So your competitor tells you over a beer that they got 100,000 hits on their website last month.  You know that your numbers show just 5000 unique visitors.  Should you celebrate or commiserate?

You would be surprised how many times we are asked to help others answer this question.  So let’s get stuck into the measurement basics of website analytics especially when it relates to defending your stats at the bar.

Firstly, the concept of a “website hit”, also called a “page hit” is well outdated.  It is the count of a retrieval of any item of a graphic or a page from a web server.  Build a website containing a ton of small graphics and your “hit count” will skyrocket while your visitor count remains the same.

Some count page views instead of hits.  This is marginally better but still not ideal.  Page views are exactly that – individual views of the pages your website holds.  Own a website with lots of pages and if your navigation is good then your page view count should be higher than those with “skinnier”sites – even though the latter could be receiving more traffic.Nevertheless, tracking page views instead of hits is one step closer to the ideal measurement of measuring the real people who fire up their browsers and visit your site.

This leads us nicely to what Google Analytics (GA) focuses on tracking  ̶- real, live, website visitors.  Yep, the human biomass who clicks from page to page and hopefully does what you want them to do.It does this by setting a cookie on the person’s browser on their computer when they arrive.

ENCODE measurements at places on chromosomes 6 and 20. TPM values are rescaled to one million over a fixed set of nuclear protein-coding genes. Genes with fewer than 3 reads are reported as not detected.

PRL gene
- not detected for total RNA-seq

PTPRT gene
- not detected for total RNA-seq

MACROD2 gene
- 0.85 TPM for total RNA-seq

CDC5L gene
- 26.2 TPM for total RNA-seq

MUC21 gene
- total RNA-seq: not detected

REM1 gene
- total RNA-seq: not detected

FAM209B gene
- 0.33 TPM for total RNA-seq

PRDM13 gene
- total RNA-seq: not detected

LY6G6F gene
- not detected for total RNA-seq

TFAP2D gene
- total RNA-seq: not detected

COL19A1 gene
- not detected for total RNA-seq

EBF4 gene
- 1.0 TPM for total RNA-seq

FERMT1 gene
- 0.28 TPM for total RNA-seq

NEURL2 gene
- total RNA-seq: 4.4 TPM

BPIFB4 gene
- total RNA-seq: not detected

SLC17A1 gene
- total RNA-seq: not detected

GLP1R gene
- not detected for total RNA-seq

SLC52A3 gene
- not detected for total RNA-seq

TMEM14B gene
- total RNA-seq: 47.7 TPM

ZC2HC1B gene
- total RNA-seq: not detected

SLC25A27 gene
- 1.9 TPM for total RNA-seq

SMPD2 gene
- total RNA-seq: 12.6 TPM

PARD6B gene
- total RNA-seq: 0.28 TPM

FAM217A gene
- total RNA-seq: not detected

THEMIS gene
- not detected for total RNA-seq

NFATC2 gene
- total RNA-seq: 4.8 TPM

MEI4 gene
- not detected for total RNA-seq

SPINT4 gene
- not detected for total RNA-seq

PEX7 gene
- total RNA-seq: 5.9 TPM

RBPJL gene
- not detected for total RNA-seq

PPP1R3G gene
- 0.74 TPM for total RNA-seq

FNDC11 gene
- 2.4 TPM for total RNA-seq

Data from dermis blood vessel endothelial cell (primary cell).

The accuracy of this approach falls down if a) they use more than one browser on the same computer because then they are counted as two visitors; b) two people use the same browser on the same computer because then they are seen as one visitor; and/or c) either group clear their cookies or don’t allow them to be set.

Allowing for all this, once a person arrives they are marked with a cookie that tags them as visiting your website and a counter kicks off to measure the time of their visit.  If they come back tomorrow they are seen as a returning visitor.  (They have up to two years to come back before they are counted as a new visitor again.)  Their visit is finished when a) they leave your site; or b) stay on a page for more than 30 minutes.  (If they leave and come back within 30 minutes this is counted as part of the original visit.)

So just to recap, here are some of the core visitor, visit metrics GA reports on and what they mean.

Visitors – real people who visit your website.

New Visitors – those arriving for the first time.

Returning Visitors – those coming back to see more.

Unique Visitors – the total number of unique visitors to your website.  I may come to your website three times in a month – the first as a new visitor, the other two as returning visitors.However, I am only counted once as a unique visitor.  This last stat is a good one to use to compare site activity.

Visits – the time spent looking through your pages.

% New Visits – the % of visits of your site’s total that were generated by people visiting your site for the first time.

So when someone next tells you they had 100,000 hits on their website, tell them while that’s nice, how many actual people does that represent?